The Mohlers were always generous with what they had. They hosted teens from Northern Ireland and Ireland every year as part of a peace program. They offered their cabin for youth retreats and hosted professional gatherings there. Church groups could always use it, And for the better part of a year, a family stayed there rent free while their house was rebuilt after a fire.
Their focus was never on the stuff; it was how the stuff could be turned to helping others.
Their wealth and possessions were used as an expression of their desire to serve God.
The truth is Most of us could benefit from some creative resistance
to the forces that turn us toward stuff and away from people, the earth, and God.
While we do not need to feel automatically guilty for our possessions or relative wealth,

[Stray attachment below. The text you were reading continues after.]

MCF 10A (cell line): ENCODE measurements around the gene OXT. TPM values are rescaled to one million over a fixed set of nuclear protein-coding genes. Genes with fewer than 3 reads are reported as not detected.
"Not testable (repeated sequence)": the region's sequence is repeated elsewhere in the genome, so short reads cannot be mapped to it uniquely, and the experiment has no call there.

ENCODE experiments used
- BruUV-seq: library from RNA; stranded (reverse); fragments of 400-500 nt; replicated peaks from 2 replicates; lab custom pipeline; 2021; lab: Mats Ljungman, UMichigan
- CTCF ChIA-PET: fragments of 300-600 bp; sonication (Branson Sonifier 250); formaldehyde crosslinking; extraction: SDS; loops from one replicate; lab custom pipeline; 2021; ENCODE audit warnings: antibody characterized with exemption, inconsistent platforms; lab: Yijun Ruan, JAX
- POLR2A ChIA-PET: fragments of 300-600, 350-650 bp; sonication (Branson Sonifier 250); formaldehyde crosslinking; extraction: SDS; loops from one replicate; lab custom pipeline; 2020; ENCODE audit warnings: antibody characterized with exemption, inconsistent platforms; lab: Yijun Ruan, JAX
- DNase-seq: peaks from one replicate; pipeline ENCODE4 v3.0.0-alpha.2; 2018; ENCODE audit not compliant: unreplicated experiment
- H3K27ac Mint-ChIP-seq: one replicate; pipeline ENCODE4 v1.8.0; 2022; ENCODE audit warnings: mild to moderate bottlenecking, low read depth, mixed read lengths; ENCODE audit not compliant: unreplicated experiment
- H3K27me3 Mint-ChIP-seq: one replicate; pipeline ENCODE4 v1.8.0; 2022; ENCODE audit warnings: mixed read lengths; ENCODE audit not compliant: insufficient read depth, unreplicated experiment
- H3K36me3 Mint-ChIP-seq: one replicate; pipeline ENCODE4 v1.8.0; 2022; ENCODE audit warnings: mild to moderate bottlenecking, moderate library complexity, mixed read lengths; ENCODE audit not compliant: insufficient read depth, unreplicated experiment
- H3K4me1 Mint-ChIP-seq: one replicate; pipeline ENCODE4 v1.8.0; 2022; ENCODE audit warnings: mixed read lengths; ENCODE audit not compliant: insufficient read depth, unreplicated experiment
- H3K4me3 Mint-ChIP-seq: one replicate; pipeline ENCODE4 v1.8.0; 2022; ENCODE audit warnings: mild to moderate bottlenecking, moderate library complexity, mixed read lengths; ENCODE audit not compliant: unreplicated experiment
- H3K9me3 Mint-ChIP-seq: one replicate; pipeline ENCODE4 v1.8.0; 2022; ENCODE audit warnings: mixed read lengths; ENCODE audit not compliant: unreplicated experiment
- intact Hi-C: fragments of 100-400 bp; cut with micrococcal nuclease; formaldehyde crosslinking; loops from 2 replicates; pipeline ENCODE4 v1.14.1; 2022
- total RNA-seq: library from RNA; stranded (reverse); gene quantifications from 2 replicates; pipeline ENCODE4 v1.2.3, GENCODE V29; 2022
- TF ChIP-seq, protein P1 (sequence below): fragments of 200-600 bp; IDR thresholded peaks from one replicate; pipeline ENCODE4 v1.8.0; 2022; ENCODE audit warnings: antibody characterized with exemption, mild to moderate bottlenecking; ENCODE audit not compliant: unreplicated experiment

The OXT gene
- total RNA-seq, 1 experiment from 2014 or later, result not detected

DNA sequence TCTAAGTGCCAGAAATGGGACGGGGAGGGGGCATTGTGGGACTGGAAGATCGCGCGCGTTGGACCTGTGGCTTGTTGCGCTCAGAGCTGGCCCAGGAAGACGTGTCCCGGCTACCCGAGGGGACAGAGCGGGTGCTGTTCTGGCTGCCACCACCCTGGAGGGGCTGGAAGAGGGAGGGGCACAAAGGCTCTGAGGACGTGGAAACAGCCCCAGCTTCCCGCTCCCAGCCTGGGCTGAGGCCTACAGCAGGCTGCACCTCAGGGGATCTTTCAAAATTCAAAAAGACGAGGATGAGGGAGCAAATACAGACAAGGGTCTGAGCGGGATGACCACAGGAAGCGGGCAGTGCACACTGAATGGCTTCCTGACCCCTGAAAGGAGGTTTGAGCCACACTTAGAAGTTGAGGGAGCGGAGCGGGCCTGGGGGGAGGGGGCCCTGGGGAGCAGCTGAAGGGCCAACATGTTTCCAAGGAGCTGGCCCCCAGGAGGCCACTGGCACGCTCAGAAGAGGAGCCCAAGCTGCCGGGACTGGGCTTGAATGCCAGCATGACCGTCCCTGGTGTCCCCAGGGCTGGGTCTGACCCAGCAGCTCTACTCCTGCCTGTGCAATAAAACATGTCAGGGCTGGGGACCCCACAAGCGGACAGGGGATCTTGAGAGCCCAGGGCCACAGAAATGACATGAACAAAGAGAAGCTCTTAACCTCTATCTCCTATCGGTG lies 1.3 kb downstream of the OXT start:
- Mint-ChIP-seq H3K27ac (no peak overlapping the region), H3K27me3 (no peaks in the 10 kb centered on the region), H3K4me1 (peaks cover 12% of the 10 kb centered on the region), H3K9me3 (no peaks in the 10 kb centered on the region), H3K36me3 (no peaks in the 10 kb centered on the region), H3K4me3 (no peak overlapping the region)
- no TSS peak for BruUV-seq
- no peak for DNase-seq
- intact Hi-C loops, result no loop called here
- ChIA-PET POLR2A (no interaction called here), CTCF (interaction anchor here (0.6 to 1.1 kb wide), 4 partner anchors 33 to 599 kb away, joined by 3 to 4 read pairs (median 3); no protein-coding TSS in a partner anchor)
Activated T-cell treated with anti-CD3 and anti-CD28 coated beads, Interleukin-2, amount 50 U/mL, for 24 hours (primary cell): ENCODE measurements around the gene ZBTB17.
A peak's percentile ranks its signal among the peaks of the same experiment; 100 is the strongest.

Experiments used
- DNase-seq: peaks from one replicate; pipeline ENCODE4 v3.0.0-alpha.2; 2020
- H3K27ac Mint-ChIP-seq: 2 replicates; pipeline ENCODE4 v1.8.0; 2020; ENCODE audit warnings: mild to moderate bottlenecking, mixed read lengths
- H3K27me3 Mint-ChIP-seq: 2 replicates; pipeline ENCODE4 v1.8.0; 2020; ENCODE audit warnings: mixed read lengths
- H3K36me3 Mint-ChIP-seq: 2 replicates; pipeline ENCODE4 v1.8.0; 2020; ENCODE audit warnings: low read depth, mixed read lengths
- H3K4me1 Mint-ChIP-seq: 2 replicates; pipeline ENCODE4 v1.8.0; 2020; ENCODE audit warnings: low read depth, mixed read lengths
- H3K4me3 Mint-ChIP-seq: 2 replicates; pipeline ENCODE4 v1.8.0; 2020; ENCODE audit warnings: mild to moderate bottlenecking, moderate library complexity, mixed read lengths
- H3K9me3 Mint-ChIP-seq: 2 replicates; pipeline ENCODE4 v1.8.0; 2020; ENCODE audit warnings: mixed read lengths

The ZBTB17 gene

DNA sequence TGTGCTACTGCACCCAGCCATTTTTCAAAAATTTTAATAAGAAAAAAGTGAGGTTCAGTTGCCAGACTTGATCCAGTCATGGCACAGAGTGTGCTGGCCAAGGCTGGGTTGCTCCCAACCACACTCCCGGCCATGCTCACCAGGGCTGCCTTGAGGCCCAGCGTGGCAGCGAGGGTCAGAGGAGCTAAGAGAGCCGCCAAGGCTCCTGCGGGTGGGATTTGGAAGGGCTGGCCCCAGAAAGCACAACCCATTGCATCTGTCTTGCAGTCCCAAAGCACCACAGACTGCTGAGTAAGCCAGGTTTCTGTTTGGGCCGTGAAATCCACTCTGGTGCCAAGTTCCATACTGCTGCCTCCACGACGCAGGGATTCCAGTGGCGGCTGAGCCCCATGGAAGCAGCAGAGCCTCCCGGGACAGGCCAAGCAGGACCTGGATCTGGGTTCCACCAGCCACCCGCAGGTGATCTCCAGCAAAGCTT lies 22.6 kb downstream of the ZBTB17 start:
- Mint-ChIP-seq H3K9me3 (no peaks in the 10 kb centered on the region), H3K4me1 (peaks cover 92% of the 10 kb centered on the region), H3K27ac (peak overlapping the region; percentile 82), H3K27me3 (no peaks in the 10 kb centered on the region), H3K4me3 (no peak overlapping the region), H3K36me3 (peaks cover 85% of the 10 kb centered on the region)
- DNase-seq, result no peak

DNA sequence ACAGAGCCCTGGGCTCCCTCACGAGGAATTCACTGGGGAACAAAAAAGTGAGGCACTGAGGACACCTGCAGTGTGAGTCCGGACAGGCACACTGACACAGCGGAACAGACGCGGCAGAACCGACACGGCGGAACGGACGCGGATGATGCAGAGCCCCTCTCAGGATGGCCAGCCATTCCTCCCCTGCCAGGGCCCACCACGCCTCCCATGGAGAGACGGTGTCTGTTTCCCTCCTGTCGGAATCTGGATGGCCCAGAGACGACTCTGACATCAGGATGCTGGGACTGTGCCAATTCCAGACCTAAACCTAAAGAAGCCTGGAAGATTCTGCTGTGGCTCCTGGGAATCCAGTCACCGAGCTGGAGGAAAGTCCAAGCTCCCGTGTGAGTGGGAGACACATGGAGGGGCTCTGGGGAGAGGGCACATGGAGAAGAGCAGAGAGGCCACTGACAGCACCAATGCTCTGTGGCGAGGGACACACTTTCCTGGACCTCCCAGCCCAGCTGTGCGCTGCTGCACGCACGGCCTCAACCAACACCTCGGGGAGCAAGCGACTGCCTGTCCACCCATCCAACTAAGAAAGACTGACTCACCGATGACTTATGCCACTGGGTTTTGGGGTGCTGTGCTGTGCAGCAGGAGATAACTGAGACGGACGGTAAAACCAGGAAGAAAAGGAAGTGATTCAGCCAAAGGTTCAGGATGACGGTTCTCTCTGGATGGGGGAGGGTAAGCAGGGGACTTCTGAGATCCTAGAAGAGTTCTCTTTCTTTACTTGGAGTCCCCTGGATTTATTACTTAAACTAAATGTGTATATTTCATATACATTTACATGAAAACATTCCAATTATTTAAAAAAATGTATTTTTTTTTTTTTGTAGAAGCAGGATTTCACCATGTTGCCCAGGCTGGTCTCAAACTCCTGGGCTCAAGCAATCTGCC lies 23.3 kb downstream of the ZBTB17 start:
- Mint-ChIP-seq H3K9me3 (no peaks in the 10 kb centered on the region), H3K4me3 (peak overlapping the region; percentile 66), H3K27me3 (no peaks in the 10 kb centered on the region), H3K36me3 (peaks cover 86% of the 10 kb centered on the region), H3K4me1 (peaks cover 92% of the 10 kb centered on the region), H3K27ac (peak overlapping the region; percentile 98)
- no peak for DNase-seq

Let us not kid ourselves into thinking that we have this figured out.
If anything, this parable reminds us that our relationship to stuff can prevent us from being rich toward God.
Jesus redirects us to invest in relationships of care and compassion
rather than the acquisition, maintenance, and disposal of stuff.
Perhaps we do not need to live in a tiny house or to build bigger barns—
But we do need to connect deeply to God, who is the Source of all we need.
We need to recommit our whole lives--, our time, our resources, and our possessions To God and God’s work Knowing that this is what sparks joy This is what nurtures relationships
This is what cares for our planet
This is what makes us rich, rich toward God.